NASA SBIR 2006 Solicitation


PROPOSAL TITLE:Vibration reduction methods and techniques for rotorcraft utilizing on-blade active control

SMALL BUSINESS CONCERN (Firm Name, Mail Address, City/State/Zip, Phone)
Techno-Sciences Inc
11750 Beltsville Drive, Su 300
Beltsville, MD 20705-3194
(240) 790-0600

PRINCIPAL INVESTIGATOR/PROJECT MANAGER (Name, E-mail, Mail Address, City/State/Zip, Phone)
Curt   Kothera
11750 Beltsville Drive
Beltsville, MD  20705-3194
(240) 790-0600

TECHNICAL ABSTRACT ( Limit 2000 characters, approximately 200 words)
Rotor blades adapted for vibration control have the added benefit of extended blade and rotor life, as well as improved passenger comfort. Approaches that have been explored for on-blade active control or individual blade control include control surface actuation, such as trailing edge flaps, and integrated blade manipulation, such as controllable twist. For retro-fit and upgrade purposes, the advanced rotor system needs an actuation scheme with appropriate force, deflection, and bandwidth, without detrimentally increasing on-blade mass. Research in this area has been conducted with potential solutions employing various conventional active material actuator configurations, but these systems have typically suffered from inherent disadvantages. Due to these limitations, Techno-Sciences, Inc. proposes the use of pneumatic artificial muscles to actuate a trailing edge flap device for management of rotorcraft vibration. The proposed actuators are constructed of passive materials that are very mass efficient and low cost, while maintaining adequate force, stroke, and bandwidth. Oriented along the blade span and located within the airfoil contour near the blade root, the antagonistic configuration of actuators offers bi-directional flap deflection and operation under a low centrifugal field. A lightweight mechanism accompanies the actuators, running along the span, to transfer and tailor the mechanical work from the actuators to the span station of the flap. The proposed research plan will work to properly size and scale the actuators and mechanism for the desired response, and construct a prototype device that demonstrates the feasibility of the concept on the bench-top and in a rotating environment at full-scale loading.

POTENTIAL NASA COMMERCIAL APPLICATIONS ( Limit 1500 characters, approximately 150 words)
Throughout the Phase I effort, Techno-Sciences, Inc. will work in concert with NASA sponsors to ensure that the proposed trailing edge flap device operated with pneumatic artificial muscles can be seamlessly integrated with existing rotor blade systems and future vertical flight technologies currently in development. These include single or multiple passenger vehicles for transportation, search and rescue operations, and package delivery, in addition to unmanned vehicles for meteorological and atmospheric measurements, operations in hazardous environments, and traffic control. To facilitate technology transfer, we will work in Phase I to address top-level hardware and software integration issues from a systems engineering perspective. Issues such as control electronics, software architectures, hardware interfaces, manufacturability, ruggedness, and reliability will be considered in Phase I and implemented in Phase II of the program.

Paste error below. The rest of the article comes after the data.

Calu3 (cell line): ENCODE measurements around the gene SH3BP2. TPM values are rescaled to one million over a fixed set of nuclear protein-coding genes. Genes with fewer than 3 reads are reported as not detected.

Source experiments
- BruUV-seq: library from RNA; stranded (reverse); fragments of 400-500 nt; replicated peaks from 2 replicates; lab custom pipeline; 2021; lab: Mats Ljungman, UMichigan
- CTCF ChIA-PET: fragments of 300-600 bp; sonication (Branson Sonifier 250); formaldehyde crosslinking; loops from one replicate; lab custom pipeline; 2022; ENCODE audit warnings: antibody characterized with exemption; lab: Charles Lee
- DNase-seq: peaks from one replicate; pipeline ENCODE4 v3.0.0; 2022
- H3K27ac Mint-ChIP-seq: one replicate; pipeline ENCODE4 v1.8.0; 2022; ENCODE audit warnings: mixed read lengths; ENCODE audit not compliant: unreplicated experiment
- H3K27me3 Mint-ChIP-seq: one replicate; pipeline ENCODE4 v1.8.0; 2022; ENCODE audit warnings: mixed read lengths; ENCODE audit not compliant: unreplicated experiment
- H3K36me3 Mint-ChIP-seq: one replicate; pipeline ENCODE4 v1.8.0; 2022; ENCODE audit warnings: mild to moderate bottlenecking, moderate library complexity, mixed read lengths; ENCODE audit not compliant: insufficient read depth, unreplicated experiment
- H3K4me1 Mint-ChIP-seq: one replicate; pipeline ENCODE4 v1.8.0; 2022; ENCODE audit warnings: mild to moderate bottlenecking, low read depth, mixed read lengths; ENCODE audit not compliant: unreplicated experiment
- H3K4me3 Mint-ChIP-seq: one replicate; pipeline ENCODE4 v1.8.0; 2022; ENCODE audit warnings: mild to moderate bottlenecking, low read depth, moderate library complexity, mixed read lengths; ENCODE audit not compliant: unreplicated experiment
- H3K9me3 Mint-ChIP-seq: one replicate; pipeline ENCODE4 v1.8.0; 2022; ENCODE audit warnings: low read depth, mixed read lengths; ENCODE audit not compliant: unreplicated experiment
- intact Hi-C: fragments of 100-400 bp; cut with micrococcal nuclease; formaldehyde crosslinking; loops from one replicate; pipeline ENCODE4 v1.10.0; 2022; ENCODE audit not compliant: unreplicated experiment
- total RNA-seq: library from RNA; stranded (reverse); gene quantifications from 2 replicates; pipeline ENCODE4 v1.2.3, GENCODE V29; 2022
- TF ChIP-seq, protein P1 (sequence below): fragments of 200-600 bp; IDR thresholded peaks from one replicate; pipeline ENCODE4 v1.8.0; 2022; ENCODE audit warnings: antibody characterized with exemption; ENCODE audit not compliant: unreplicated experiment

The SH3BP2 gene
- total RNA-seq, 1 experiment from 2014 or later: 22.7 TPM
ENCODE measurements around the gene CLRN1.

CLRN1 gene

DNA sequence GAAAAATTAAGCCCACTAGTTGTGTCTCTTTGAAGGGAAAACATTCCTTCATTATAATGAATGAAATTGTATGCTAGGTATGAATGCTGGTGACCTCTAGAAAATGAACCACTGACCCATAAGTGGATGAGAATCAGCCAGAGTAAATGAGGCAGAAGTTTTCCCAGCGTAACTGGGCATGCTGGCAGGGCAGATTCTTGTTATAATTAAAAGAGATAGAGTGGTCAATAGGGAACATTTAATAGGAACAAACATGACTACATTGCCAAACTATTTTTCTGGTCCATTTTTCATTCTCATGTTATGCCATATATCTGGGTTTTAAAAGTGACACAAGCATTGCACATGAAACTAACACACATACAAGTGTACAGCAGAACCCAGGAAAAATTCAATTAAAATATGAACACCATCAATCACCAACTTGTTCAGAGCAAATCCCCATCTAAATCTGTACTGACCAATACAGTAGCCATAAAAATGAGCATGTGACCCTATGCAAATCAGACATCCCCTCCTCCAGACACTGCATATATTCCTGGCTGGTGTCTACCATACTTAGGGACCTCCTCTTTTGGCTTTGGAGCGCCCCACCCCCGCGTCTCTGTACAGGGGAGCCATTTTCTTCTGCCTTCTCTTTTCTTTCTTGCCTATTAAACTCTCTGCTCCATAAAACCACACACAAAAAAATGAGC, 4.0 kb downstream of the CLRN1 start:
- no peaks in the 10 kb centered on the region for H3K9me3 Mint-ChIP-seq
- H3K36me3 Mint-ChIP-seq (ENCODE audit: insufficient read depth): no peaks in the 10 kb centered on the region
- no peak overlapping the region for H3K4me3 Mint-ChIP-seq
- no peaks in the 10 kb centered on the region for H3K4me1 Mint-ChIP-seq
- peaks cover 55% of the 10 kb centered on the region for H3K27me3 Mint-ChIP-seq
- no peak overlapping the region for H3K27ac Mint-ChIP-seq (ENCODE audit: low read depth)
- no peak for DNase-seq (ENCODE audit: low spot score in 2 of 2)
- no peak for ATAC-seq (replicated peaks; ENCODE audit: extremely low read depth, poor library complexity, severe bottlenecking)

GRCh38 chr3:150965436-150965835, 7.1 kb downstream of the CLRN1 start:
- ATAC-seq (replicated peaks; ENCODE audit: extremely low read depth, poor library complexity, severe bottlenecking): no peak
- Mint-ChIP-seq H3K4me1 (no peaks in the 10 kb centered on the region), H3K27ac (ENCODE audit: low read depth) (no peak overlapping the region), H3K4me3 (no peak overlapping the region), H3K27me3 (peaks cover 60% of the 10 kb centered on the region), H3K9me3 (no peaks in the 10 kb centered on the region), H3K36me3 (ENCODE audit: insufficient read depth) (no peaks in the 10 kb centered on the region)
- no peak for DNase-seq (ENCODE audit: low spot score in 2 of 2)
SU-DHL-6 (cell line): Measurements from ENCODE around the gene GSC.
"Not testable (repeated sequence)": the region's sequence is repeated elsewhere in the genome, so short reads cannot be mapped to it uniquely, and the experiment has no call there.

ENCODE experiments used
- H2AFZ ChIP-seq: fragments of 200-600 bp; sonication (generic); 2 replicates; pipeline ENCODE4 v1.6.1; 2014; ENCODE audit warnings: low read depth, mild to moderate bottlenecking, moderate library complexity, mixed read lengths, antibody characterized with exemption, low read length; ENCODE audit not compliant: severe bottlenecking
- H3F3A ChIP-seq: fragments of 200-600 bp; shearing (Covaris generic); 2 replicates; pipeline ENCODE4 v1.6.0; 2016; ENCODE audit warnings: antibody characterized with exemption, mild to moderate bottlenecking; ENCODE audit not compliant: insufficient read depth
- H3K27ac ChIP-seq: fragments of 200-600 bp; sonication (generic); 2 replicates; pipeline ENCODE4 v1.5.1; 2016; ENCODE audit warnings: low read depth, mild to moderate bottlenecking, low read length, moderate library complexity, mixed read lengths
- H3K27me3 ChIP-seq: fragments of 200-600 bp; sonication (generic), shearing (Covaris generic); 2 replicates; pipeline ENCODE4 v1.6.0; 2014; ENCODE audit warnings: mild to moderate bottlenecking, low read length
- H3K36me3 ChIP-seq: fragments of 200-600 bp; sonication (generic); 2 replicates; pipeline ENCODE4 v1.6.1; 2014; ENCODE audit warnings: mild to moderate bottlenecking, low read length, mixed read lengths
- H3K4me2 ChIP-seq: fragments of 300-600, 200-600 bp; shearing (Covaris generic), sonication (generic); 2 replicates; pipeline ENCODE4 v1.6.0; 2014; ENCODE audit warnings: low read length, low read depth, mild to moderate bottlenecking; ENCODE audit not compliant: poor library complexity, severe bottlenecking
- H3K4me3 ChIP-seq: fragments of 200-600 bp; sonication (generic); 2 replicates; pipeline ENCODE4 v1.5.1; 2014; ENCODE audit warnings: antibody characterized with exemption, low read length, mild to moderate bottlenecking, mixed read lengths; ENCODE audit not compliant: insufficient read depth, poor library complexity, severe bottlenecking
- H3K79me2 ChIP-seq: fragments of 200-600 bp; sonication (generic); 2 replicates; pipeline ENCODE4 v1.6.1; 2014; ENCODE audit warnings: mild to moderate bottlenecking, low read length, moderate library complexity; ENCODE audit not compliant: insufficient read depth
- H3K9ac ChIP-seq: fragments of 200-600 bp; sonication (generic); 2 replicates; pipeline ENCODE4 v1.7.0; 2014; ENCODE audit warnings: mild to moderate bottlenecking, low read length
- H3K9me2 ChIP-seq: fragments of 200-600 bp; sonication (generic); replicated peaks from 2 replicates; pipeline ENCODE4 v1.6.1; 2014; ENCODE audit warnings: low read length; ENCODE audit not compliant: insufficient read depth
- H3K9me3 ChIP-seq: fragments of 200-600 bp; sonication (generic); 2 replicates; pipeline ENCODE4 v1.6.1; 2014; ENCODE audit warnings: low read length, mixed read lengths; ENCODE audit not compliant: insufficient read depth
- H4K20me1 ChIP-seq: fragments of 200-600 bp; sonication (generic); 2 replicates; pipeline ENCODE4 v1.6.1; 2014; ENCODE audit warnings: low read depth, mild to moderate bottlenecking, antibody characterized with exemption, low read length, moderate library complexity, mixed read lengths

POTENTIAL NON-NASA COMMERCIAL APPLICATIONS ( Limit 1500 characters, approximately 150 words)
The pneumatically actuated, trailing edge flap device for rotorcraft vibration control will be applicable to a wide range of end-users in the defense, commercial, and industry sectors. Its broad applicability is enabled by the scalability of the pneumatic artificial muscles for the entire range of small unmanned vehicles to larger transport vehicles. In addition to the noted NASA applications, vibration control in vertical take-off and landing systems is attractive to the military for tasks such as mine detection, troop insertion and extraction, and biochemical weapons cleanup; and commercial and industry tasks such as construction in hazardous terrain, maintenance of bridges and buildings, and storm tracking. The proposed flap technology will be an integrated hardware/software product that can be licensed for manufacture. Techno-Sciences, Inc. already enjoys market share of related technologies through our existing customers, and we plan to leverage these marketing outlets and offer pneumatic artificial muscle flap systems for advanced rotor upgrade packages.

NASA's technology taxonomy has been developed by the SBIR-STTR program to disseminate awareness of proposed and awarded R/R&D in the agency. It is a listing of over 100 technologies, sorted into broad categories, of interest to NASA.

Guidance, Navigation, and Control

Form Printed on 09-08-06 18:19